Synaptic Self: How Our Brains Become Who We Are

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Viking, 2002 - Medical - 406 pages
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Ranging widely through philosophy, literature, and the history of science, LeDoux examines how we have conceptualized the relationship between brain and self through the centuries. His own contribution, based on two decades of research, begins with the startlingly simple premise that the self-the essence of who a person is-intricately reflects patterns of interconnectivity between neurons in the brain. Synapses, the spaces between neurons, are not only the channels through which we think, act, imagine, feel, and remember, but also the means by which we encode our most fundamental traits, preferences, and beliefs, allowing us to function as a single, integrated individual-a synaptic self.

As LeDoux brilliantly argues, a synaptic self does not exclude other ways of understanding existence-spiritual, aesthetic, moral-but rather it enriches and broadens these avenues by providing a neurological/psychological construct grounded in the latest research in biology. Rather than join the age-old debate on whether nature or nurture is more determinative, LeDoux posits that both genes and experience contribute to synaptic connectivity. Mind expanding in every sense of the word, Synaptic Self represents an important breakthrough in one of the last frontiers of medical research.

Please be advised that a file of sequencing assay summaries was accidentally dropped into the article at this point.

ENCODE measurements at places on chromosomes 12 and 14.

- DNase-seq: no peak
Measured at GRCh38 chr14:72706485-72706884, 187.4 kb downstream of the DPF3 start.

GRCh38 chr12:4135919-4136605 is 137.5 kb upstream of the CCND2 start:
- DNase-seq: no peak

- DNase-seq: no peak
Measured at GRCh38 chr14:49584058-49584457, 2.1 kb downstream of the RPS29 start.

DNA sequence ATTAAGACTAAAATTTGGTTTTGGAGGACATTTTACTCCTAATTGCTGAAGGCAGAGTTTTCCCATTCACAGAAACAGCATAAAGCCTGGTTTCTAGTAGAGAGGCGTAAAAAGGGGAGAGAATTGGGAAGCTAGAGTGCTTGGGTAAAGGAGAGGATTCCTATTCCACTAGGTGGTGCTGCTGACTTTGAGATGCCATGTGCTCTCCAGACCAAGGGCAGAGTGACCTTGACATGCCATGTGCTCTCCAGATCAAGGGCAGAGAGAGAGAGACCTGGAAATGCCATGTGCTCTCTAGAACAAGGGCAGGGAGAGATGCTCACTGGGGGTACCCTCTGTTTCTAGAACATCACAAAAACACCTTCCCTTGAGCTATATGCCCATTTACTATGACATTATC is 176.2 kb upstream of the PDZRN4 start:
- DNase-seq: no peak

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Synaptic self: how our brains become who we are

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Brain/mind theorists tread upon sensitive territory when they address the issue of personality. Many will readily concede that the activities of the mind result from physical process in the brain ... Read full review

Contents

SEEKING THE SELF
13
THE MOST UNACCOUNTABLE OF MACHINERY
33
BUILDING THE BRAIN
65
Copyright

7 other sections not shown

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About the author (2002)

Joseph LeDoux, Henry and Lucy Moses Professor of Science at New York University's Center for Neural Sciences, is the author of The Emotional Brain: The Mysterious Underpinnings of Emotional Life and the co-author with Michael Gazzaniga of The Integrated Mind.

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